Remember when only “tech” companies sold or dealt with, technology? Thanks to digital transformation, those days are long in the past. Today, it doesn’t matter if you’re selling healthcare, laptops, oil & gas or blue jeans, every company can be considered a tech company.
Recently, we gathered a group of Seattle-based senior IT leaders for an in-depth discussion on where digital transformation is headed, and some key strategies on how to make the most of your IT dollar.
Over the course of the discussion, what became clear is the notion that as IT professionals, we are all agents of change. Our mission, if we want our companies to thrive, is to facilitate business and make end-user adoption a priority.
The evening’s discussion began with an exploration of the top priorities and challenges faced by businesses today. As you may have guessed, it turns out EVERYTHING is a priority.
Security mentorship – mitigating security threats
As companies collect more and more data, nefarious attempts to control that data are increasing in complexity. Even internal communications like messages between CEO and CFO are increasingly fraught with risk.
Education on threats like phishing attacks is key. Speaking of phishing, an attendee pointed out that without education, “for 99.92 of my population, that’s a completely genuine email, so that represents a new threat to us.”
It’s no longer enough to simply collect data and hope an idea will appear. The role of the Data Scientist is becoming an essential component of any business growth strategy.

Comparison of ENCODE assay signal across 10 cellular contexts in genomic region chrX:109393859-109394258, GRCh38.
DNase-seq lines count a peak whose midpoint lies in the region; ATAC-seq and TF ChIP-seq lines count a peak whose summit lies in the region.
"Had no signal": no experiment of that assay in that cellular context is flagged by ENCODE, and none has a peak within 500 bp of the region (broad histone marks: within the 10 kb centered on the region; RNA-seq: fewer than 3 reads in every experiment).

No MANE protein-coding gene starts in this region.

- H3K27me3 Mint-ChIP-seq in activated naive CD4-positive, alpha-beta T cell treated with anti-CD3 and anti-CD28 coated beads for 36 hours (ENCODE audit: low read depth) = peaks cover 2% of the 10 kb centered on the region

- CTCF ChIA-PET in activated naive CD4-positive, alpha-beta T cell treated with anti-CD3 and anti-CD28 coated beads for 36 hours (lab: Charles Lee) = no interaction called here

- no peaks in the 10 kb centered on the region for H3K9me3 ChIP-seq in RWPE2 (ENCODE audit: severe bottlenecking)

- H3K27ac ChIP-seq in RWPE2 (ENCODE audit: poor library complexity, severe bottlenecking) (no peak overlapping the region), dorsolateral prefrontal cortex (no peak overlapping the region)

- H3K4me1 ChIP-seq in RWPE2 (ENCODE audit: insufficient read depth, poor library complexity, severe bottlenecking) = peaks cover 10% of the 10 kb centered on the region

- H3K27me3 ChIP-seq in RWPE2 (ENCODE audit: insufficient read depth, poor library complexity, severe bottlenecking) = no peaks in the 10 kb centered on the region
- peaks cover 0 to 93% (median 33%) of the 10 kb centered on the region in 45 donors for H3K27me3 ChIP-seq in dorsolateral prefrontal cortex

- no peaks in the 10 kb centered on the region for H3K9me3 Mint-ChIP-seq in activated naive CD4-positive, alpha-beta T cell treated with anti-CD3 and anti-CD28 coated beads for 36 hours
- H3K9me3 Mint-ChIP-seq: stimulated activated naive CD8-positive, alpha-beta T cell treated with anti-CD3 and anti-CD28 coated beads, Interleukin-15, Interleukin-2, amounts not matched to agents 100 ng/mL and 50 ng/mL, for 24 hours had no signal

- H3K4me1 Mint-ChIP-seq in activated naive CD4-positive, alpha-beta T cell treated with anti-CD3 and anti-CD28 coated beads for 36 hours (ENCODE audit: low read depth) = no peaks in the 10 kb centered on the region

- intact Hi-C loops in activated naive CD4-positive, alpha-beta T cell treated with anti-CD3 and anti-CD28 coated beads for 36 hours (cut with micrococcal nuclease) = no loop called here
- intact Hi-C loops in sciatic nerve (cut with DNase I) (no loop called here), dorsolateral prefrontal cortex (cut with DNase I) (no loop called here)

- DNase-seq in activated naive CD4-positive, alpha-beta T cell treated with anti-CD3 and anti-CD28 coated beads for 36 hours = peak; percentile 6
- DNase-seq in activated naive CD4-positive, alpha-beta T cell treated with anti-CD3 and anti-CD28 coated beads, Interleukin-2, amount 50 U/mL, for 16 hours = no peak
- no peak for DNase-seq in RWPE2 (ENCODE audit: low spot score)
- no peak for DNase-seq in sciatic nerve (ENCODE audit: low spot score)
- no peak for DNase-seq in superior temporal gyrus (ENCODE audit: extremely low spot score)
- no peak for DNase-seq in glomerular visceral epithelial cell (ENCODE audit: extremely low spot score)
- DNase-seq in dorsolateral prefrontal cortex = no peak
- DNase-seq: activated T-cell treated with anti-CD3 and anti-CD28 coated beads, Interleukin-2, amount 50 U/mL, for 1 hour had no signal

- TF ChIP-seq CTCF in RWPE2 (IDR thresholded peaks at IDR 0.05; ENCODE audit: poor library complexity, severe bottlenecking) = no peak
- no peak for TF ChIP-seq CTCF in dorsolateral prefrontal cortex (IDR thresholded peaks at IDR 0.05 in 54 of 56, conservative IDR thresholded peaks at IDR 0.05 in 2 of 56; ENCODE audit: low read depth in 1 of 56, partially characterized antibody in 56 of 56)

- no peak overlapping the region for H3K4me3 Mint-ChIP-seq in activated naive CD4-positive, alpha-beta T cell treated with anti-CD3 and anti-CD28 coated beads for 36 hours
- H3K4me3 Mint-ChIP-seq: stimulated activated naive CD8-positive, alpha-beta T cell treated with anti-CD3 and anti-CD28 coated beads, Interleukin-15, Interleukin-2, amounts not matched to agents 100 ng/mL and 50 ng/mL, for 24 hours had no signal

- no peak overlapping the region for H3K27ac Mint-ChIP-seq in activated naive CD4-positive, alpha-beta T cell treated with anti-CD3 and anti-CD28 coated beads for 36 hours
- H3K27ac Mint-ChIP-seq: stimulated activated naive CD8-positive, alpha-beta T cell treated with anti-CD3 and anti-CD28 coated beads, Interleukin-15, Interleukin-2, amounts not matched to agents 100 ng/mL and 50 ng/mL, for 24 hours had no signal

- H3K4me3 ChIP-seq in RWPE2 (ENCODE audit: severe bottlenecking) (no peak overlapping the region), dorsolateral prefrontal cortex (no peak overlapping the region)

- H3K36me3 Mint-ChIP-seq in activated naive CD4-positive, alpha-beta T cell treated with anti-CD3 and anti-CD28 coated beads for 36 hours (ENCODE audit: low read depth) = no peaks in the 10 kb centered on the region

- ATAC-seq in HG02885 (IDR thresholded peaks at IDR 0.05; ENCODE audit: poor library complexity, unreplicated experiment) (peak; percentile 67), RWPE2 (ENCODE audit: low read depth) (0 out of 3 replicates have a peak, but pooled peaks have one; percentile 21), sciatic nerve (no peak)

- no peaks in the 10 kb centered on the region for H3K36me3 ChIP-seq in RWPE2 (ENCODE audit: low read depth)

One attendee spelled out the need for this role saying, “We just hired our first data scientist, because we’re really all about being data-driven for what we do…for whatever the marketplace might hold.”
Driving adoption and shifting the culture
We also saw that digital transformation means more than buying new hardware and software. For companies that have been operating in a traditional manner (sometimes for decades), it may take an entire cultural shift to turn the ship – whether that’s within your company, or from elsewhere in your industry.
One attendee, an IT leader in the healthcare field, noted that the issues her company faces don’t just come from the inside, but from healthcare regulatory bodies.
She explained, “Physicians are risk averse, they’re taking people’s lives in their hands. Telemedicine technology wasn’t always reliable, and the regulatory space is archaic. We’ve broken down those barriers by selecting strong providers to provide our services remotely via technology.”
Once we’d laid out the priority issues facing companies undergoing digital transformation, our attendees began discussing how to address the issues. Chiefly, this comes down to boosting end-user productivity. Across the board, speed and the need to act now, not later, was the name of the game.
Here are some of the solutions we uncovered.
1. Planned, internal phishing attacks
For one of our attendees, planned, internal phishing attacks are carried out periodically as a way to educate employees in a non-punitive fashion. He found that in addition to beefing up security at work, these “attacks” were having a net positive effect by driving behavioural change in employees’ personal lives as well. Win/win.